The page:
Read our article on poor mental health at work
Thriving at work report sets out the cost of poor mental health at work
300,000 people with a long term mental health problem lose their jobs each year
15% of people at work have symptoms of an existing mental health condition
Last year the Government commissioned the Stevenson / Farmer Review of Mental Health and Employers (known as the Thriving at Work report). There were some very interesting statistics generated and we thought we’d share a few with you:
- Although overall sickness absence rates had fallen by 15-20%, absence due to mental ill health had risen by 5%.
- People with a mental health condition were 3 times more likely to have a period of long term sickness.
- 35% of people think they would be less likely to get promoted if they had depression.
- Suicide rates within certain industries are significant – in men working in construction/decorating are 35% more likely to take their own lives; female nurses are 24% more likely to take their own lives.
- Poor mental health costs employers between £33billion and £42billion a year – this is made up of £8billion in absenteeism costs; £8billion in staff turnover; and between £17billion and £26billion in presenteeism costs.
- This equates to an average cost of between £1,250 and £1,560 per employee per year – for all employees, not just those who are ill.
- Investing in mental health support for employees can yield a return on investment on average of £4.20 for every £1 spent.
- Only 11% of employees discussed a recent mental health problem with their manager.
- Half of employees said they wouldn’t ever discuss a mental health problem with their manager.
- Only 4 in 10 employers have policies or systems in place to support employees with common mental health problems.
- Just 24% of managers have received some form of training on mental health at work.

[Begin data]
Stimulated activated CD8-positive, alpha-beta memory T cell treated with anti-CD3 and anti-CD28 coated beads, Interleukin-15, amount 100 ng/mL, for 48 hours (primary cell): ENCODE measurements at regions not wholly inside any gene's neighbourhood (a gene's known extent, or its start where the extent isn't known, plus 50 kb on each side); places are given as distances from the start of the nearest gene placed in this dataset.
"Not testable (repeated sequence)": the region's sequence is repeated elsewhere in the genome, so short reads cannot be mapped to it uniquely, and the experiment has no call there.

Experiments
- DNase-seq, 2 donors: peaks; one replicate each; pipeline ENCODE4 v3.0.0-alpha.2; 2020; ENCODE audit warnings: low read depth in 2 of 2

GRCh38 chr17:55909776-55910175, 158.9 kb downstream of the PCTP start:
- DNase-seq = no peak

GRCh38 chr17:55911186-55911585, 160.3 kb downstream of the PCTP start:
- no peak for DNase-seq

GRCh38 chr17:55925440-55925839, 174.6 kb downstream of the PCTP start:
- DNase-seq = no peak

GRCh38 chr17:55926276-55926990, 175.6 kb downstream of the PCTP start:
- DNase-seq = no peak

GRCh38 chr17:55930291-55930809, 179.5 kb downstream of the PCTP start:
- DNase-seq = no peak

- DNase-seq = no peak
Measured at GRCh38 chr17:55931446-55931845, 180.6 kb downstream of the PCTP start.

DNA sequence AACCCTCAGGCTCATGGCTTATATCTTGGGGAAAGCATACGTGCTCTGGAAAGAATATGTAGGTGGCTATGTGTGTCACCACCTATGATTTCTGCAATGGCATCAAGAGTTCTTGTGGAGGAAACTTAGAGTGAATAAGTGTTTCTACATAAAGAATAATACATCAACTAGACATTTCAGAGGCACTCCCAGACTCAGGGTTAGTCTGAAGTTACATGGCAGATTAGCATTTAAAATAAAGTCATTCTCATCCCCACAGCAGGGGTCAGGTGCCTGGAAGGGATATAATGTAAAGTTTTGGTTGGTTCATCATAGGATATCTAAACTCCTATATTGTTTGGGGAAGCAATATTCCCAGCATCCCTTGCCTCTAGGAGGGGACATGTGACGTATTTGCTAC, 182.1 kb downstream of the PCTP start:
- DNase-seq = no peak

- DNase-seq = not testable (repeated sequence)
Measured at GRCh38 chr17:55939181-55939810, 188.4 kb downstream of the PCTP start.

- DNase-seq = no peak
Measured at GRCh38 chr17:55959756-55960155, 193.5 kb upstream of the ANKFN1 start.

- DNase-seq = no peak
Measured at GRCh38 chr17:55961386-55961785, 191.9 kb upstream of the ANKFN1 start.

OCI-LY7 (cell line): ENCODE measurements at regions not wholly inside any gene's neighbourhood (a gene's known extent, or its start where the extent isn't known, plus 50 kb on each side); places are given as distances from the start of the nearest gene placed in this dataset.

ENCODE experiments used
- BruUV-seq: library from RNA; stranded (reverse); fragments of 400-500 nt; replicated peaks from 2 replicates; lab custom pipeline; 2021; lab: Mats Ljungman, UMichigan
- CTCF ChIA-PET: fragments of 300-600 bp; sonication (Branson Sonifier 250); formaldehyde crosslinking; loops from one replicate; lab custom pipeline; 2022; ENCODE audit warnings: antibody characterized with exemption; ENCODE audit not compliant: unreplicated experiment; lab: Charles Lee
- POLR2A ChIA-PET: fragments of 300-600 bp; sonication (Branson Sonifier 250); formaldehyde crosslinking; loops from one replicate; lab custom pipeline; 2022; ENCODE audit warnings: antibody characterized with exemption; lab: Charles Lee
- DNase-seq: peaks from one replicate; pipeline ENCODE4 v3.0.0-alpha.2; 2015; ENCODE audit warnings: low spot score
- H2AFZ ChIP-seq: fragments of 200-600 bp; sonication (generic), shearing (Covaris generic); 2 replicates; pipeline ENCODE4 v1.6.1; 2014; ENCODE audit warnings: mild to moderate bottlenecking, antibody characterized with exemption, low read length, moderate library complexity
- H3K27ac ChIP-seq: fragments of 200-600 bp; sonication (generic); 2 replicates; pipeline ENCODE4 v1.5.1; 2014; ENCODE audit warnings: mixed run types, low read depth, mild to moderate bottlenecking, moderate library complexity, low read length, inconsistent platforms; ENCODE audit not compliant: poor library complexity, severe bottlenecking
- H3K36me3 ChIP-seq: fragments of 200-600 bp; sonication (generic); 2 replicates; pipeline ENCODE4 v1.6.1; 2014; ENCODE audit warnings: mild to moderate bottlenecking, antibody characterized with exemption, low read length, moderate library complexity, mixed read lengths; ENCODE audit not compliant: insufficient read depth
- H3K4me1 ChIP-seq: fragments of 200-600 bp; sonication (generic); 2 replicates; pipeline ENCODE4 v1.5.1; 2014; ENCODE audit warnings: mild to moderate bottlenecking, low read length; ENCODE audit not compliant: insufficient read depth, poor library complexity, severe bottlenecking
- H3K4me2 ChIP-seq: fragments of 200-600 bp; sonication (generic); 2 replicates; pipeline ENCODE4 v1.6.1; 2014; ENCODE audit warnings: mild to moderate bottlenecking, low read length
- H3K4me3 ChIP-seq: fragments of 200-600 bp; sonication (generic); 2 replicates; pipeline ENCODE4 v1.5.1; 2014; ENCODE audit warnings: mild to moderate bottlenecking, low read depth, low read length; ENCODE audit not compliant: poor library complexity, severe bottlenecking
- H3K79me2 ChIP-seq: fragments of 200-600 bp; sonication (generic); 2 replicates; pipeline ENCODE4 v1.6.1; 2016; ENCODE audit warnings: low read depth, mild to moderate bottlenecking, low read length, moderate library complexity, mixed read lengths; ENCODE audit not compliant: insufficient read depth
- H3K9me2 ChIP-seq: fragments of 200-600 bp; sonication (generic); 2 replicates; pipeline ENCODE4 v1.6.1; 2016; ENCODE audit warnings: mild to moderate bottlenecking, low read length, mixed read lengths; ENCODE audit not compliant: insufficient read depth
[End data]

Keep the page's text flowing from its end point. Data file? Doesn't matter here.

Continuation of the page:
So what did the Stevenson / Farmer Review recommend we do about poor mental health in the workplace?
They outlined a set of Core standards, and a set of Enhanced standards that they believed employers should work towards:
- Produce, implement and communicate a mental health at work plan that promotes good mental health and outlines support available
- Develop mental health awareness among employees through information, tools and support
- Encourage open conversations about mental health and the support available – starting with the recruitment process and at regular intervals, offer adjustments for those who require them
- Provide employees with good working conditions, a healthy work life balance and development opportunities
- Promote effective people management to ensure everyone has regular conversations about their health and wellbeing
- Routinely monitor employee mental health and wellbeing
- Increase transparency and accountability in internal and external reporting, including leadership commitment and the organisation’s approach to mental health
- Demonstrate accountability by nominating a health and wellbeing lead at senior level
- Improve the disclosure process, encouraging openness at recruitment stage and throughout, and supporting employees with a good response to disclosures
- Ensure provision of tailored in-house mental health support and signposting to clinical help
Where do you currently sit within those standards? Could you do more?
Do you have questions about poor mental health at work?
Give us a call at CUBE HR, we’ll be happy to advise you and we have policies and templates available to meet every HR need.
Why not check out our other blog on the same topic Employee Wellbeing – Top Tips
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